Cyber-Physical Systems (CPS) are smart systems that include co-engineered interacting networks of physical and computational components . CPS integrate computation, communication, sensing, and actuation with physical systems to fulfill time-sensitive functions with varying degrees of interaction with the environment, including human interaction. These highly interconnected systems provide new functionalities to improve quality of life and enable technological advances in critical areas, such as personalized health care, emergency response, traffic flow management, smart manufacturing, defense and homeland security, and energy supply and use. CPS and related systems (including the Internet of Things (IoT) and the Industrial Internet) are widely recognized as having potential to enable innovative applications and impact multiple economic sectors in the worldwide economy .
The impacts of CPS will be revolutionary and pervasive, as evidenced today by emerging smart cars, intelligent buildings, robots, unmanned vehicles, and medical devices . The development of these systems cuts across all industrial sectors and demands high-risk, collaborative research between research and development teams from multiple institutions. Realizing the future promise of CPS will require interoperability between heterogeneous systems and development processes supported by robust platforms for experimentation and testing across domains. Meanwhile, current design and management approaches for these systems are domain-specific and would benefit from a more universally applicable approach.
CPS experimentation suffers from isolated simulation tools and many cross-platform custom adapters, which increase complexity and cost. Yet the demand for more sophisticated experiments and configurations is growing.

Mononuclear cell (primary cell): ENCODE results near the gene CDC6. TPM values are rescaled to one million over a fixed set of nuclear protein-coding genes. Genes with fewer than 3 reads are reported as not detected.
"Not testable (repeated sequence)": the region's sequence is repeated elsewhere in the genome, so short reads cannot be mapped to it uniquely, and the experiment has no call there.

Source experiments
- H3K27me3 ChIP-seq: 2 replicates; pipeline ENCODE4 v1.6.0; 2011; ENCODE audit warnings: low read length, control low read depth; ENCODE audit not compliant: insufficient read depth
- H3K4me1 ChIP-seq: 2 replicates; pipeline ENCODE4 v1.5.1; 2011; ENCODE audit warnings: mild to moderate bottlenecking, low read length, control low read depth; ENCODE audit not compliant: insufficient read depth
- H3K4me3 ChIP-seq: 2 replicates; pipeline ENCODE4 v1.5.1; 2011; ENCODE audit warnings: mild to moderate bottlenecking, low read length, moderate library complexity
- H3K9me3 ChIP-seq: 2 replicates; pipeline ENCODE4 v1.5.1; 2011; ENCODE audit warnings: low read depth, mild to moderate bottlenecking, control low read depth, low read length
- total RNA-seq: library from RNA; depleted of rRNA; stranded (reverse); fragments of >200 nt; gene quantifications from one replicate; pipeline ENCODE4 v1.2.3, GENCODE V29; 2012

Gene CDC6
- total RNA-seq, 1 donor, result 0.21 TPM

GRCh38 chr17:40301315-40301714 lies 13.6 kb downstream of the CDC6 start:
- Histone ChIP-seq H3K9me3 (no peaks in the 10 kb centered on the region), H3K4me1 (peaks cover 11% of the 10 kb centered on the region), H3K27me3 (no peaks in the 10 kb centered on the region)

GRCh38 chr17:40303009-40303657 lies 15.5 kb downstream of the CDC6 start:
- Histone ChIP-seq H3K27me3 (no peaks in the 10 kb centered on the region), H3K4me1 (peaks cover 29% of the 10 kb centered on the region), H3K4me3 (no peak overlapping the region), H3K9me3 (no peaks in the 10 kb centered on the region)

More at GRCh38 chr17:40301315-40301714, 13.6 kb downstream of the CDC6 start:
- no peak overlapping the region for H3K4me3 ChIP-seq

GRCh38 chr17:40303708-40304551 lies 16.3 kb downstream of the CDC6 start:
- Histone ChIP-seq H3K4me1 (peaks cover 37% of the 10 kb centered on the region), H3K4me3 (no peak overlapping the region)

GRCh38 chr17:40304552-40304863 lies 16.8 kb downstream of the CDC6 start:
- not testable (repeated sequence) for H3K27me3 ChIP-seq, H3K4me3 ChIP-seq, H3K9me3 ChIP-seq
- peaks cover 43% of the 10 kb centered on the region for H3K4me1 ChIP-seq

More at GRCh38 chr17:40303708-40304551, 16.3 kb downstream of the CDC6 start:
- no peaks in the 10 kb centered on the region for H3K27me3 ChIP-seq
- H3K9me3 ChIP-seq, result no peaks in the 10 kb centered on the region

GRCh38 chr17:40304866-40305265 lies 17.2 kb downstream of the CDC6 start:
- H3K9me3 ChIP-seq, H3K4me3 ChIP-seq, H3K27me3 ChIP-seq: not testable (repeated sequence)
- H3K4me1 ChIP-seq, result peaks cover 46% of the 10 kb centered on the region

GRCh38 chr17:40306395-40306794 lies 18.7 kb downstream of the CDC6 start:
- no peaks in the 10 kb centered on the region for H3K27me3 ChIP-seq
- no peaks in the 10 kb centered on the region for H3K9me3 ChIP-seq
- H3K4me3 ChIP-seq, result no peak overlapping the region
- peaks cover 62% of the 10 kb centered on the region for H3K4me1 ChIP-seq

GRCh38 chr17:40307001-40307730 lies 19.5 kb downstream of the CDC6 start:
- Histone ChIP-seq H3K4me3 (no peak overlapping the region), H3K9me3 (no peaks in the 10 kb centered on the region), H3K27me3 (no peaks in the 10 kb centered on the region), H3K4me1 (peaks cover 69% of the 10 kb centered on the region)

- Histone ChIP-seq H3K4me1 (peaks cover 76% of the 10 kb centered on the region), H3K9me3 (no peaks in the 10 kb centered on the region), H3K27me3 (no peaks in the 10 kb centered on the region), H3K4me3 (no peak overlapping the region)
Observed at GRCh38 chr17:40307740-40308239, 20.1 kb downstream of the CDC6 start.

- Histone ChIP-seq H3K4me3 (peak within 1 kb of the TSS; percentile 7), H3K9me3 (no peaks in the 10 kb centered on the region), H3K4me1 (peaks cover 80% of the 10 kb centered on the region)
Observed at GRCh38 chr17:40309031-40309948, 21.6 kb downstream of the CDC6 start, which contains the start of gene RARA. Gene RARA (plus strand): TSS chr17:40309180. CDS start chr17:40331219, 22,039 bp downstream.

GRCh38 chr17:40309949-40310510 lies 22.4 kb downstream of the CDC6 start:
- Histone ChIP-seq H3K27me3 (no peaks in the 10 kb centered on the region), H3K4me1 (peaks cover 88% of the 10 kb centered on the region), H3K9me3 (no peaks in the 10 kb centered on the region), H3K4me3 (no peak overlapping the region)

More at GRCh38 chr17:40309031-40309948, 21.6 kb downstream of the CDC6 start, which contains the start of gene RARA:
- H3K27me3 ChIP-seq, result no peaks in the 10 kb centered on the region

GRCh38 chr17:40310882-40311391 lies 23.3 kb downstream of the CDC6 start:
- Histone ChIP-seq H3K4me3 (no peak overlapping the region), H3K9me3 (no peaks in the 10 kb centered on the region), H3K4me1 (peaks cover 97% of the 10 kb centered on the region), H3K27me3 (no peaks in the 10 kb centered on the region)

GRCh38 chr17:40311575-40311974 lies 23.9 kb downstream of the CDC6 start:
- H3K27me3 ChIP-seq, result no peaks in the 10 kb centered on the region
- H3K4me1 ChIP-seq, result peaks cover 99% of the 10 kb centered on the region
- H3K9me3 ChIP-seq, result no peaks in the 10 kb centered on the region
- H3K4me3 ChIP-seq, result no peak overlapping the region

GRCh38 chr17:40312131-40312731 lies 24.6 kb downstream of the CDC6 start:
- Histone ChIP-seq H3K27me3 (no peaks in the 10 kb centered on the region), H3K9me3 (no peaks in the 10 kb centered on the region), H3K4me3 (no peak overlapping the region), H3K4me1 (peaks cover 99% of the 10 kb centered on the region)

The National Institute of Standards and Technology (NIST) and its partner, the Institute for Software Integrated Systems at Vanderbilt University , have developed a collaborative experiment-development environment across heterogeneous architectures integrating state-of-the-art tools including programming languages, communications co-simulation, simulation platforms, hardware in the loop, and others. This environment combines these simulators and emulators from many researchers and companies with a standardized communications protocol, IEEE Standard 1516 High Level Architecture (HLA) . NIST calls this a Universal CPS Environment for Federation (UCEF).
UCEF is provided as an open source toolkit that:
At this workshop, participants will learn the details of UCEF; obtain a copy that they can install at the workshop and take home with them on a USB drive; and participate in a hands-on exercise to design/implement/build a collaborative experiment involving all attendees.
We are looking for practitioners of these technologies who may be interested in not only using UCEF, but more importantly in contributing to its development and evolution.